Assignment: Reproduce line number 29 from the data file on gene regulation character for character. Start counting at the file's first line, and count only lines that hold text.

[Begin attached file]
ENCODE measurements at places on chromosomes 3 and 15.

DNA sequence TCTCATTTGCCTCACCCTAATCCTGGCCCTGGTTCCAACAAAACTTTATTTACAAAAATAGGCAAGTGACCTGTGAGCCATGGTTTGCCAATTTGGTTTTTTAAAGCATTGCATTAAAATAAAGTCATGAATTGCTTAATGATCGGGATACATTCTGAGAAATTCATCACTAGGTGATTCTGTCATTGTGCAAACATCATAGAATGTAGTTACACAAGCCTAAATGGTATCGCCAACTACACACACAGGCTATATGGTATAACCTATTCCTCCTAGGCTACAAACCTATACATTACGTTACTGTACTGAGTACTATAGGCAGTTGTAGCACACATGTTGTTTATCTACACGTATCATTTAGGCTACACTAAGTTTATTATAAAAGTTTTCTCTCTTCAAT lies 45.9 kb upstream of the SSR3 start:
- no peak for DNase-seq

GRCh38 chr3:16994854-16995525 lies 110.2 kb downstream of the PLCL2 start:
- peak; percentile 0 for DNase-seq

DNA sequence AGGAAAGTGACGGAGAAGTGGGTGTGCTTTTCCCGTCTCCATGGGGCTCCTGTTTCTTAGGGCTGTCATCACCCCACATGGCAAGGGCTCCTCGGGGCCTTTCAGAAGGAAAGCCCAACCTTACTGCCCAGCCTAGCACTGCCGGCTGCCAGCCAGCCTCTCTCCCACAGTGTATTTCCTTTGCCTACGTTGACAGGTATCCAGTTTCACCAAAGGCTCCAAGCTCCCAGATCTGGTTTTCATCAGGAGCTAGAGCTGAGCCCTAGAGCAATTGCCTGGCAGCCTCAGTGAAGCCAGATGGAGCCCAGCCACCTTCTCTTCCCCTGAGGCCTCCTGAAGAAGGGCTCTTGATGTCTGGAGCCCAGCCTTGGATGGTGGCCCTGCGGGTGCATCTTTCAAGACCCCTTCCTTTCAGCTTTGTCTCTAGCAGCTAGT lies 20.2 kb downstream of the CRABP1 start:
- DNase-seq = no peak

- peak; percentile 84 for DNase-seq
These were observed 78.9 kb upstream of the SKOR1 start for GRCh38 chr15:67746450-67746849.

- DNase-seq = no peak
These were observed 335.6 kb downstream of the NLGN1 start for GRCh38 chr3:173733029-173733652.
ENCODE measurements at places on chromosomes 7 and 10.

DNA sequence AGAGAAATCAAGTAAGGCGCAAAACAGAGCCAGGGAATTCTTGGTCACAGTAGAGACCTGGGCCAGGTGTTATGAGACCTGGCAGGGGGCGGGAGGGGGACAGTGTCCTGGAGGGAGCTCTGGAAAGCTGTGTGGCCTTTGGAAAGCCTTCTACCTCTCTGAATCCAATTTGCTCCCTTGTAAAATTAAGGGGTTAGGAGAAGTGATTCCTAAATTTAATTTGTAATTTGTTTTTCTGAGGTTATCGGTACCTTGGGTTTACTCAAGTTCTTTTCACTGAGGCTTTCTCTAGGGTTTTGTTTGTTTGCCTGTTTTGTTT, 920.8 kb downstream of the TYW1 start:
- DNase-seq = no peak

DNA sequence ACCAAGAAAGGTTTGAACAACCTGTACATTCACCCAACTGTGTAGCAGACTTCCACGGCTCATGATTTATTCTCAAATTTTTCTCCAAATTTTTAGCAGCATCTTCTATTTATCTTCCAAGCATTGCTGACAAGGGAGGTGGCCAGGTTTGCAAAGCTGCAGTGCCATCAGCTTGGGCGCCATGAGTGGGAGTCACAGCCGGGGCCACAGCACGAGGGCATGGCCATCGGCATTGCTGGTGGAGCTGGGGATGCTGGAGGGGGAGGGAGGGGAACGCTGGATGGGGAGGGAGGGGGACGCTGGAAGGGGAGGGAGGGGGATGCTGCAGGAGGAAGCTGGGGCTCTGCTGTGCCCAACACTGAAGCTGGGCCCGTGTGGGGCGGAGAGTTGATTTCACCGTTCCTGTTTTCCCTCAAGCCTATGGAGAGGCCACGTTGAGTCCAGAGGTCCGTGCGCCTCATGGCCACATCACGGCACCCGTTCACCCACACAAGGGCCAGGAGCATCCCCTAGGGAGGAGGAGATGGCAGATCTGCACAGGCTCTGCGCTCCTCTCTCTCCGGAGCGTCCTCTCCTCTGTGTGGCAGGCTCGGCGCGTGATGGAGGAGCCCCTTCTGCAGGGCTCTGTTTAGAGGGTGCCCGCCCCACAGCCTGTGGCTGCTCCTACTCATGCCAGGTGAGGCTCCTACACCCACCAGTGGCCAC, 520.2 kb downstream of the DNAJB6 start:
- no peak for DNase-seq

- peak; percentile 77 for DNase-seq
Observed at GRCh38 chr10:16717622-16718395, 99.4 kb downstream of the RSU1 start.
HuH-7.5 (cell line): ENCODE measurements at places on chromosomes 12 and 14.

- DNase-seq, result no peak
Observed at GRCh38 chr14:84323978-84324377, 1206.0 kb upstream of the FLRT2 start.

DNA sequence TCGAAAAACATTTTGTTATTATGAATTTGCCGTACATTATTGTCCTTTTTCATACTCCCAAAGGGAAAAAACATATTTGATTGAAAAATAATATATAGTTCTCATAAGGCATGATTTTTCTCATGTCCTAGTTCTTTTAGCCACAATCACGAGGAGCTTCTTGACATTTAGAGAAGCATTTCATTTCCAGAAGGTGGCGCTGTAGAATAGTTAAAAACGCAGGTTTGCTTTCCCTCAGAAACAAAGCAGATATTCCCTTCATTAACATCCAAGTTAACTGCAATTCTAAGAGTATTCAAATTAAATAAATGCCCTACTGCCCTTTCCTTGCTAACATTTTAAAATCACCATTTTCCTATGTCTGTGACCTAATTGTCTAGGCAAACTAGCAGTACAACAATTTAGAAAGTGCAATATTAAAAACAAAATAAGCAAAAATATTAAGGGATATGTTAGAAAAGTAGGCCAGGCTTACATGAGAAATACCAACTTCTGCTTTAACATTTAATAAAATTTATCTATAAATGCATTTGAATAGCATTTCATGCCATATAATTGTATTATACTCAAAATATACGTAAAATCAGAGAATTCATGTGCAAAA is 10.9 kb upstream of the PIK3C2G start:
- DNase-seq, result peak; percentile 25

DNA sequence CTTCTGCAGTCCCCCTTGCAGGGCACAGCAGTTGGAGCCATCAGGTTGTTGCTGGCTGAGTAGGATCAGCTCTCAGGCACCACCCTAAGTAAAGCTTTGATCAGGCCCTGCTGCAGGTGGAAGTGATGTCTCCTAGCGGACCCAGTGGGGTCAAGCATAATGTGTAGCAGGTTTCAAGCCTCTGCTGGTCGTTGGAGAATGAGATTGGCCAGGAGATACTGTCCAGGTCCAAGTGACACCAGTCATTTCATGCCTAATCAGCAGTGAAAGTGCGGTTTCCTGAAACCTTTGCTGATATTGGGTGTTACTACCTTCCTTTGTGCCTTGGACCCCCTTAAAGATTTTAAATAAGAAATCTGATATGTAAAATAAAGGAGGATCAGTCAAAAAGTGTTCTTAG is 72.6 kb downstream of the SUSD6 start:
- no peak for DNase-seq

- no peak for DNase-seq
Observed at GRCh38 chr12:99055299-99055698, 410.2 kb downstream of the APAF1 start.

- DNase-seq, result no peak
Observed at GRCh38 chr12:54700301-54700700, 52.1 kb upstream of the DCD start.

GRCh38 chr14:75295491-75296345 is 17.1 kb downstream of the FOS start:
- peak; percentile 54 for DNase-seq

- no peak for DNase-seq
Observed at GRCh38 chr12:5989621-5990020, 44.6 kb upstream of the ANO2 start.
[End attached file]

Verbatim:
Observed at GRCh38 chr12:54700301-54700700, 52.1 kb upstream of the DCD start.